Supreme Court of California Justia
Docket No. S130659

People v. Armstrong

Filed 8/11/16
IN THE SUPREME COURT OF CALIFORNIA
THE PEOPLE,
Plaintiff and Respondent,
S130659
v.
CRAIGEN LEWIS ARMSTRONG,
Los Angeles County
Defendant and Appellant.
Super. Ct. No. YA049592


A jury convicted defendant Craigen Lewis Armstrong of numerous crimes
stemming from three separate, but interrelated, incidents. Specifically, the jury
found defendant guilty of the 2001 first degree murders of Christopher Florence
and his two older brothers, Michael Florence and Torry Florence (Pen. Code,
§ 187, subd. (a)),1 and it found true the multiple-murder special-circumstance
allegations associated with those counts. (§ 190.3, subd. (a)(3).) The jury also
found true the special circumstance allegations (1) that Christopher's murder was
committed while defendant was an active participant in a criminal street gang and
was carried out to further the gang's activities, and (2) that the murders of Michael
and Torry were committed by means of discharging a firearm from a motor
vehicle. (§ 190.2, subd. (a)(21), (22).) In connection with the three first degree
1
All further statutory references are to the Penal Code unless otherwise
indicated.
1
murders, the jury also found that defendant intentionally discharged a firearm
causing death, for purposes of sentence enhancement pursuant to former section
12022.53, subdivisions (b), (c), and (d).
Defendant was further convicted of the premeditated attempted murders of
Christopher's younger brother Brian Florence and Floyd Watson, a friend of the
Florence family (§§ 187, subd. (a)/664, subd. (a)), and the jury found true the
firearm discharge allegations associated with these crimes. (Former § 12022.53,
subds. (b), (c).
The jury found defendant guilty of five additional counts stemming from an
incident involving an attempt to intimidate a former girlfriend, Tyiska Webster, to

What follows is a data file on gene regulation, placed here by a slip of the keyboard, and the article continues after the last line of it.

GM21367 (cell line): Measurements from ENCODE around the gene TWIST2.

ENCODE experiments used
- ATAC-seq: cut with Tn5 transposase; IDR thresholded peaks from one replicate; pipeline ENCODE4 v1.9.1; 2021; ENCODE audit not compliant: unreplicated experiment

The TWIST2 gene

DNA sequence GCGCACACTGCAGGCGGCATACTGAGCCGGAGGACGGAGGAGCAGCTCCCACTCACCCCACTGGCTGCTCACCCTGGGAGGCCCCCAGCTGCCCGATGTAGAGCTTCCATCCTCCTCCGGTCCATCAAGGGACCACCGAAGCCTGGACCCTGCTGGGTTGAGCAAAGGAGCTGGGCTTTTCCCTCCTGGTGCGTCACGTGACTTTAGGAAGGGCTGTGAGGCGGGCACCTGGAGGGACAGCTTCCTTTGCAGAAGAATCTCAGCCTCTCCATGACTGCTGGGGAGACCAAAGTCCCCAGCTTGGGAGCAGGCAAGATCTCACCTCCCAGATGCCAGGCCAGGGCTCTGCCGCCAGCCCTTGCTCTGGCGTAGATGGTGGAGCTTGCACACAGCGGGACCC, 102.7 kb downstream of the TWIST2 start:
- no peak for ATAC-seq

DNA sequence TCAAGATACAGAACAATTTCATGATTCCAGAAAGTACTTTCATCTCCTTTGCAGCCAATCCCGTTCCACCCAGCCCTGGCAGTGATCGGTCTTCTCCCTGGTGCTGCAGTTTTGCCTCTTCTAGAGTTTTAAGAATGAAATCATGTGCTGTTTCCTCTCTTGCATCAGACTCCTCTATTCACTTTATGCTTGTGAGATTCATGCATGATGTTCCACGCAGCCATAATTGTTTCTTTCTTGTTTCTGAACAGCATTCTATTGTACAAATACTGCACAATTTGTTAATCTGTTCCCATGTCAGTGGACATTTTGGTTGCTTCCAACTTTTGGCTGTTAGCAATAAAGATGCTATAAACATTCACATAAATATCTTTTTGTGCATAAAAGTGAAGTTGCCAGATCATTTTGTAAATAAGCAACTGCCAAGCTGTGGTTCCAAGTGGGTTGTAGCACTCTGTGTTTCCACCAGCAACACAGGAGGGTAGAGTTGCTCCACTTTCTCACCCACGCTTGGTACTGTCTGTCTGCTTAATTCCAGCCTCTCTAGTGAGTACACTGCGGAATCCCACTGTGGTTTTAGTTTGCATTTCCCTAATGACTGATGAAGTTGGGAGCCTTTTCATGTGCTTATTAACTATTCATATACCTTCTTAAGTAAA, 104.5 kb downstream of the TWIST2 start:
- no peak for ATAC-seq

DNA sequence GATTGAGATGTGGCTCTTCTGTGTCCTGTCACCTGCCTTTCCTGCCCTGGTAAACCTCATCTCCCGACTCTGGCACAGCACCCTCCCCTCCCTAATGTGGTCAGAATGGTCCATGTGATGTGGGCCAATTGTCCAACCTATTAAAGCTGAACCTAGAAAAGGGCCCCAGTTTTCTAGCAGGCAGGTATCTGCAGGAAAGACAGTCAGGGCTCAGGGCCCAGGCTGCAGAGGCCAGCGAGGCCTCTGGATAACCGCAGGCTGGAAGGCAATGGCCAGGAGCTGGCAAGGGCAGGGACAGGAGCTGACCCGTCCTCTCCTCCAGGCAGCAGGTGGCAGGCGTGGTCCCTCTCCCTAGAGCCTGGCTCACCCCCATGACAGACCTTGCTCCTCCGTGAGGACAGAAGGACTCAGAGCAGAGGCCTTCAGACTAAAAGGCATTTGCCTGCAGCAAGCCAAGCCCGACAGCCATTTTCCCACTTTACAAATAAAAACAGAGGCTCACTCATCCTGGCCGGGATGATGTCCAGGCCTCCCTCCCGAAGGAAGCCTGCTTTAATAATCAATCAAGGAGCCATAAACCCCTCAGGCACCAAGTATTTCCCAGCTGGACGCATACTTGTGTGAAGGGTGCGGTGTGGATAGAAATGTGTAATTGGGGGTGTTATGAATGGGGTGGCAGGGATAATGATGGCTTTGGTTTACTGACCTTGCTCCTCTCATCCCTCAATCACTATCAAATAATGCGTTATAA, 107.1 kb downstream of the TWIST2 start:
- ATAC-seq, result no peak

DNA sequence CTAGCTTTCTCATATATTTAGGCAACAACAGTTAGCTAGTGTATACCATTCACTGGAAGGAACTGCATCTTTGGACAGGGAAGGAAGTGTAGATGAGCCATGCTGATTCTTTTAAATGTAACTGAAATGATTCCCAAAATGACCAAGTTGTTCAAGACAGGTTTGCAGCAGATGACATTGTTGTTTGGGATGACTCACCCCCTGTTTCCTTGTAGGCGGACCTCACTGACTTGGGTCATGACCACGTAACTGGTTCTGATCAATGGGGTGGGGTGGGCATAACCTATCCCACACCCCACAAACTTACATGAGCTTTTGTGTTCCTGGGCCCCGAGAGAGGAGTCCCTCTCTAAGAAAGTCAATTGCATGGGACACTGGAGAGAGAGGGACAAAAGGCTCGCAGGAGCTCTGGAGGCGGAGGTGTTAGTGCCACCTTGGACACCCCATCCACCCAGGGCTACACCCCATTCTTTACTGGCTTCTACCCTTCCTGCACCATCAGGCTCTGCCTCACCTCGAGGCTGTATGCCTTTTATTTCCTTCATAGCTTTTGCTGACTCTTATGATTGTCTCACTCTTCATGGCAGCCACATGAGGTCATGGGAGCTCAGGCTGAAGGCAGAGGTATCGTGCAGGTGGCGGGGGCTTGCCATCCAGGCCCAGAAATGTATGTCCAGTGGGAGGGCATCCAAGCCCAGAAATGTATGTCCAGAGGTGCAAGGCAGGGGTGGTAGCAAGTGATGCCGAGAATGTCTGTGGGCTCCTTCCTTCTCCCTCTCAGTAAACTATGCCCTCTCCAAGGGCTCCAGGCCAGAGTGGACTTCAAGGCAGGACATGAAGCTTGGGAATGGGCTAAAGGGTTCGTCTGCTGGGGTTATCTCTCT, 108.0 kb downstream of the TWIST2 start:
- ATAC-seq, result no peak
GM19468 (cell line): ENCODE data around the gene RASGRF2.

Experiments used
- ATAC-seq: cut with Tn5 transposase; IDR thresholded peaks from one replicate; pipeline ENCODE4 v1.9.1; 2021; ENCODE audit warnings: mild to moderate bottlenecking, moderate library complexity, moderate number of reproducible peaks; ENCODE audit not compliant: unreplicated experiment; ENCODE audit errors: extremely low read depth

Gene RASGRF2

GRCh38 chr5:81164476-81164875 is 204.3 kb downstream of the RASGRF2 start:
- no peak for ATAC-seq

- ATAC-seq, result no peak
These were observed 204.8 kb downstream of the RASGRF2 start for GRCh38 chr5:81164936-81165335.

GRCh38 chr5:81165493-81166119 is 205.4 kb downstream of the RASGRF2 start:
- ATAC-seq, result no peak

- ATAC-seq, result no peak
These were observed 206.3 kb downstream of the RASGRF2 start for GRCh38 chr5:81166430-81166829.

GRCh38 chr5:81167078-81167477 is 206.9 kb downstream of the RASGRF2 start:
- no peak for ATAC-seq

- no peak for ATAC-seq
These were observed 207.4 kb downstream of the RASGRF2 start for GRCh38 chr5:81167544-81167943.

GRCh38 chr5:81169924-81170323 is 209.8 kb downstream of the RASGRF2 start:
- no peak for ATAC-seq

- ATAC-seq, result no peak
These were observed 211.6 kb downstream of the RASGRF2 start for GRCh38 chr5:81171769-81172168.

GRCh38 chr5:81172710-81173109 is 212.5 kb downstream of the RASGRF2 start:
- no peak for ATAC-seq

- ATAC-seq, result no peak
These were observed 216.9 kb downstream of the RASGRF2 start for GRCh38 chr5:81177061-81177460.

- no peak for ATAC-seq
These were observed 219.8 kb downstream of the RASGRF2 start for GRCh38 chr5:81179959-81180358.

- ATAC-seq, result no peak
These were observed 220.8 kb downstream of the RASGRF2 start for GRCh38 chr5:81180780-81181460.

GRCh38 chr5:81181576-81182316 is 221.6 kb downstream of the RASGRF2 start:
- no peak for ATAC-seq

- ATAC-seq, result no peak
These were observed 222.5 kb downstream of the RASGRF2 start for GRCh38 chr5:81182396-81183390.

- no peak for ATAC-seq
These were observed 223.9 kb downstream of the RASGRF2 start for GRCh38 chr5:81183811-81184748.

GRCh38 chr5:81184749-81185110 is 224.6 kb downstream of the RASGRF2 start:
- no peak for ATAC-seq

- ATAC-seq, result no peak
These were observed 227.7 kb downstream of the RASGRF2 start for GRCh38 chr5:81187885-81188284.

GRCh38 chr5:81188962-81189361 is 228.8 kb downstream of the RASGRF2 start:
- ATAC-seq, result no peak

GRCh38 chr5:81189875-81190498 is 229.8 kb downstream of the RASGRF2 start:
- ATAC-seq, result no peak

whom defendant had admitted shooting the murder victims. In connection with
that incident, defendant was convicted of torture with the infliction of great bodily
injury (§ 205, former § 12022.7), second degree robbery (§ 211), first degree
burglary (§§ 459), assault with a semi-automatic firearm (§ 245, subd. (b)), and
false imprisonment by violence (§ 236). The jury returned a verdict of guilty on a
second count of false imprisonment by violence, this crime involving Webster's
three-year-old daughter, C. A. (§ 236).
Defendant later admitted the allegation that he was on bail at the time he
committed the crimes. (Former § 12022.1.
After the penalty phase, the jury returned death verdicts as to all three
murders. Defendant moved for new trial and for modification of his sentence to
life without the possibility of parole. The trial court denied those motions and
sentenced defendant to death.2 This appeal is automatic. (§ 1259.
2
In sentencing defendant for the noncapital crimes, the court imposed the
midterm of three years for the robbery count consecutive to eight months (one-
third the midterm) for the false imprisonment of Webster's daughter, consecutive
(footnote continued on next page)
2
During guilt phase deliberations, the trial court discharged a juror for
failing to deliberate. Because the record does not show as a demonstrable reality
that the juror was unable to perform her duty, we agree with defendant that the
court abused its discretion in removing the juror. We conclude furthermore that
the error compels reversal of the judgment in its entirety.
I. FACTS
A. Guilt Phase Evidence
1. Prosecution Evidence
a. Shooting of Christopher Florence
On the evening of September 27, 2001, 21-year-old Christopher Florence
was driving his car to meet a young woman near the area of 104th Street and
Crenshaw Boulevard in Inglewood. Attempting to follow directions written on a
piece of paper, he mistakenly turned right off of 104th Street onto 10th Avenue,
going the wrong way on a one-way street. This portion of 10th Avenue is in an
area known as “the Bottoms,” which was claimed by the Crenshaw Mafia, a
Bloods gang of which defendant was a member. Several shots were fired.
Christopher was badly injured and drove a few blocks until he crashed into a
median barrier on Crenshaw Boulevard. He died a short time later from a bullet
wound to his left side. One bullet was recovered from his body and three others